Daesoon Jinrihoe teaches that, thanks to the reordering of heaven and earth, we are now entering an era of sangsaeng and leaving sanggeuk behind. When yin and yang begin working together harmoniously rather than acting at cross purposes, today's world, with its wars, its racial discrimination, its anti-feminine patriarchy, its economic inequality, and, of course, its different ideologies, will all become a thing of the past. Those sanggeuk conflicts and contradictions, which are caused by the failure of yin and yang, and their Five Phases, to work together harmoniously as they should, will be replaced by the sangsaeng of harmonious cooperation. This more productive set of interactions will also bring the material and the cultural realms together, so that humanity is not governed by machines and technology but instead will use advances in technology to create a better world for human beings. The end result, brought about by the work of reordering heaven and earth which will bring yin and yang into proper balance so that yang doesn't dominate yin as it has been doing, will be a paradise on this earth (Lee 2013, 102).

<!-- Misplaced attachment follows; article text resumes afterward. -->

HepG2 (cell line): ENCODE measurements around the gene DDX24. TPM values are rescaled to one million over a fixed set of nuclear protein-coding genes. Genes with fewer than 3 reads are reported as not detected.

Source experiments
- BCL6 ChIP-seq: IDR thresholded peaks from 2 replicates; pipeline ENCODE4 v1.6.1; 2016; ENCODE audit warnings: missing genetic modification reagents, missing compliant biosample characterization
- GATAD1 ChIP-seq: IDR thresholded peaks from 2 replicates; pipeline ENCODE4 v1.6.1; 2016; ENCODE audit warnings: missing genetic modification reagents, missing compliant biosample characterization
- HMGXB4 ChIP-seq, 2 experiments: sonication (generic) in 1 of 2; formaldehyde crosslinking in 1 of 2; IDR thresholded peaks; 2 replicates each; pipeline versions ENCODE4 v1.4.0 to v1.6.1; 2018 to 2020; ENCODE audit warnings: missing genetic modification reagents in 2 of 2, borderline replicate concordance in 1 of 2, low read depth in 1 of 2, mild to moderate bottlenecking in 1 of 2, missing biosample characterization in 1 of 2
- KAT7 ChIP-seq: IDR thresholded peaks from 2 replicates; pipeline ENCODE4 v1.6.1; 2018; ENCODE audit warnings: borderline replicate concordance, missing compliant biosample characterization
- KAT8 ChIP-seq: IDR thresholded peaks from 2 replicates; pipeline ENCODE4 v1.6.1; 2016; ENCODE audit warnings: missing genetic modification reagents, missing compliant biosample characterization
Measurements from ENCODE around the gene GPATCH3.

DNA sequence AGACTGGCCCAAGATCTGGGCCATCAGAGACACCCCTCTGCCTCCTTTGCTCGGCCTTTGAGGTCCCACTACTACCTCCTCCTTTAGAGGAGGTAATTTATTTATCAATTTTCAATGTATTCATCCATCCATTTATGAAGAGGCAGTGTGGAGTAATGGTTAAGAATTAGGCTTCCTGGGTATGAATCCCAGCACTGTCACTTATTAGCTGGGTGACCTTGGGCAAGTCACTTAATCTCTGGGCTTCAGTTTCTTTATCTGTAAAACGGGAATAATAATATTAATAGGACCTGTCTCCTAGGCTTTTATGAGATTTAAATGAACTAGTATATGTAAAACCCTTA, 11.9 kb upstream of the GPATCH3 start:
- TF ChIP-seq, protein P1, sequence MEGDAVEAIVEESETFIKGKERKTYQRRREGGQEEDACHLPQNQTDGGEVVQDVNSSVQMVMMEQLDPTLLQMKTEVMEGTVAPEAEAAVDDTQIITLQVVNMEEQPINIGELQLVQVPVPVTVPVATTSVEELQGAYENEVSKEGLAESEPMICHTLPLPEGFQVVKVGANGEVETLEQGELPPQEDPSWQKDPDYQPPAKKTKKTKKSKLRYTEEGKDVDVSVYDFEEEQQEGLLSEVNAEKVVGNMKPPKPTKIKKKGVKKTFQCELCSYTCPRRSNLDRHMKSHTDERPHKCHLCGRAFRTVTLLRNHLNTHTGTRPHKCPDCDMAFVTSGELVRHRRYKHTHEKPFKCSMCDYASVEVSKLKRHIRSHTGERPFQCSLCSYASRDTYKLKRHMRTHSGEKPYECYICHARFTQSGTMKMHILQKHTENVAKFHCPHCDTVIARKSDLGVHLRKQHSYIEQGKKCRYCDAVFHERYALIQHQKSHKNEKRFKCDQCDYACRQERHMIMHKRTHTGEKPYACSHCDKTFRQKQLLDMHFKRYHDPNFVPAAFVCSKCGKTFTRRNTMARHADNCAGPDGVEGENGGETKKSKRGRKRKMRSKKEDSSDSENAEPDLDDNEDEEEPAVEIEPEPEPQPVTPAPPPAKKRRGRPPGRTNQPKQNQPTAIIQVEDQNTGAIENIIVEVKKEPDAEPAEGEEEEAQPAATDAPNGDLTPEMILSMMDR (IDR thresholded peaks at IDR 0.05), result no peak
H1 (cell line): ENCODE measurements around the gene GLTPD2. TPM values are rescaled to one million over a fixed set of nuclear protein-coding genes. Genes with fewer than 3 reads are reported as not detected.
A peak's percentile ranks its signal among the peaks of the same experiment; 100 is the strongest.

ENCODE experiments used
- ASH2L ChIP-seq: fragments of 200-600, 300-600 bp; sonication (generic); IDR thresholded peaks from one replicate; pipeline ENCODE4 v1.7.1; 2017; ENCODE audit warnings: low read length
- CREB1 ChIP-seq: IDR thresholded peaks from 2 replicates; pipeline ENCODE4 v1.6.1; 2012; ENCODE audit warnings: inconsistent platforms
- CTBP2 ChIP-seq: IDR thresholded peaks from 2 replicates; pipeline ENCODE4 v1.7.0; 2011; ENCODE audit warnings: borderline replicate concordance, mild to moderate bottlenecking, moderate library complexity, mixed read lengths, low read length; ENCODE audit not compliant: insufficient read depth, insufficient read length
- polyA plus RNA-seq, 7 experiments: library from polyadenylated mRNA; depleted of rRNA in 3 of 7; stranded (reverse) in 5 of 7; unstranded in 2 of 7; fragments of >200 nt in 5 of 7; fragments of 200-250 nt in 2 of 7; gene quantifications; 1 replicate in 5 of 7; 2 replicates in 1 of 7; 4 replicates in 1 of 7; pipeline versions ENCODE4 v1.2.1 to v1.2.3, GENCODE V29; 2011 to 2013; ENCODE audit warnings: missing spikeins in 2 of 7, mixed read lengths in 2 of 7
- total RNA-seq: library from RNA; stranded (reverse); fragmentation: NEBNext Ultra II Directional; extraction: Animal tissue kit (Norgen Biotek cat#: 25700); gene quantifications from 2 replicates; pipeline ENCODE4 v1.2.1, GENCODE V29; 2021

Here again Daesoon Jinrihoe is building on a legacy of the East Asian past. The ancient Chinese text Daodejing (道德經, 도덕경) has a line 萬物負 險而抱障沖氣以 為和 which promises that it is possible for yin and yang (which it calls the two ki 氣 C. qi, the primal vital energies of the cosmos) to join forces and makes our lives better. Richard Lynn translates that line as “the Myriad things, bearing yin and embracing yang, form a unified harmony through the fusing of these two vital forms” (Lynn 1999, 135). Another modern scholar of traditional East Asian thought, Roger Ames, provides a slightly different translation of that line: “Everything carries yin on its shoulders and yang in its arms and blends these two vital energies together ( qi ) to make them harmonious” (Ames 2011, 64).